Issue 78, Summer 1980
Odysseus Elytis was born in Heraklion, Crete, on November 2nd, 1911, the sixth child of a wealthy soap manufacturer named Panaghiotis Alepoudhelis. He adopted his pen-name, a fusing of the French elite and allusions to three key Greek concepts: eleutheros (freedom), elpitha (hope) and Elene (Helen of Troy), when he began publishing poems in the ’30s. Strongly influenced at the outset by French surrealism, Elytis was an important member of the Generation of the Thirties who redefined the course of Greek letters in the direction of a new Hellenism. He first gained prominence as a poet during World War 11, with the publication of the Heroic and Elegiac Song for the Lost Second Lieutenant in the Albanian Campaign. Today, he and Yannis Ritsos are considered Greece’s leading living poets.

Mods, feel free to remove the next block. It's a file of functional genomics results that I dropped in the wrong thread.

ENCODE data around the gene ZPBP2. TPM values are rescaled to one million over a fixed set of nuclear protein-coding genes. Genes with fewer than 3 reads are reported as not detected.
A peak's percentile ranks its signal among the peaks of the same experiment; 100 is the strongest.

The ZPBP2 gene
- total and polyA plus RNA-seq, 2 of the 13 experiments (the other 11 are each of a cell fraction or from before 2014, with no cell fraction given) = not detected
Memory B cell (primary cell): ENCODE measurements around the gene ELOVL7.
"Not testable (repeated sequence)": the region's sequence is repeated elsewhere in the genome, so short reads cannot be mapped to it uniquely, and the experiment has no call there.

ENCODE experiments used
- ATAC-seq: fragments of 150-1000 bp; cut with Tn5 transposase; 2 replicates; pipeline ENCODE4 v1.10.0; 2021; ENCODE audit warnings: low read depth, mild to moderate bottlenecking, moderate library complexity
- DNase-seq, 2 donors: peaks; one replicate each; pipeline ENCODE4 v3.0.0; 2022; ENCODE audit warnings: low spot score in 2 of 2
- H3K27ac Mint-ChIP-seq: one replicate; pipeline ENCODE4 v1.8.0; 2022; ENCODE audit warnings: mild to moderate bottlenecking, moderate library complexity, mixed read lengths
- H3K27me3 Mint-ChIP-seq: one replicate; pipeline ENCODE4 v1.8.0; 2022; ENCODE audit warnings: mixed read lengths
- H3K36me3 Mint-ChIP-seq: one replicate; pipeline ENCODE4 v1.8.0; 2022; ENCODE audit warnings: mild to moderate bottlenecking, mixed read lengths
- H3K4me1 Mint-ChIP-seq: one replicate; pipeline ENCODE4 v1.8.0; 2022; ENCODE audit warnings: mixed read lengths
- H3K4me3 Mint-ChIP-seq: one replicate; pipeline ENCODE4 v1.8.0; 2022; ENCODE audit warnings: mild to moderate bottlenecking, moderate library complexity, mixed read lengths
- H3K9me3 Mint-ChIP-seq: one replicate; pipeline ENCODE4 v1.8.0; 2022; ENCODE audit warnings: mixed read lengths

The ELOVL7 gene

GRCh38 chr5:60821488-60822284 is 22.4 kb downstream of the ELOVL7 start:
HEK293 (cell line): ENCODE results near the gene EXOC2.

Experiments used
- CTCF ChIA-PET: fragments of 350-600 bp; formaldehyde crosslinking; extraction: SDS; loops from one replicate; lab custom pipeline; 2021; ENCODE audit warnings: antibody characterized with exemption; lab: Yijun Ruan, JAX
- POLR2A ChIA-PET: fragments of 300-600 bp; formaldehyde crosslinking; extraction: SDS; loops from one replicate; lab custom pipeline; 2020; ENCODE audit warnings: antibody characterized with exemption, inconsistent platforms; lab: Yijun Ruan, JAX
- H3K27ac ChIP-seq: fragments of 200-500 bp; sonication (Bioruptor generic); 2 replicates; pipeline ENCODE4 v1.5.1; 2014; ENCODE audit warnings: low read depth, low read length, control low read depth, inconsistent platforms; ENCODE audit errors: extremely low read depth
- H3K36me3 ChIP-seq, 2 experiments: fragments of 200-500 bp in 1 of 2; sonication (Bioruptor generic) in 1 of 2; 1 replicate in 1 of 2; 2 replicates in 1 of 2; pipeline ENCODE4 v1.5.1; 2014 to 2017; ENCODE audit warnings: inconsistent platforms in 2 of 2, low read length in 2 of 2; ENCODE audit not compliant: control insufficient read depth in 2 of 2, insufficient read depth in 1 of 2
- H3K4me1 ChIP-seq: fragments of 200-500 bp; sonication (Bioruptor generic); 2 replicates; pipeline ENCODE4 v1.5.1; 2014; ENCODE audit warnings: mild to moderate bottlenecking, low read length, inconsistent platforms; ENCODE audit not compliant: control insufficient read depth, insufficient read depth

Elytis’ best-known work is The Axion Esti (1959), published in the United States by the University of Pittsburgh Press in 1974 in a translation by Edmund Keeley and George Savidis, A translation of The Sovereign Sun, Selected Poems by Kimon Friar was also published by Temple University Press in that year. The work that follows is from Elytis’ most recent book, Maria Nephele, to be published next year by Houghton Mifflin Company in a translation by Athan Anagnostopoulos. In an interview with Ivarlvask in a 1975 issue of Books Abroad devoted to his work, Elytis said: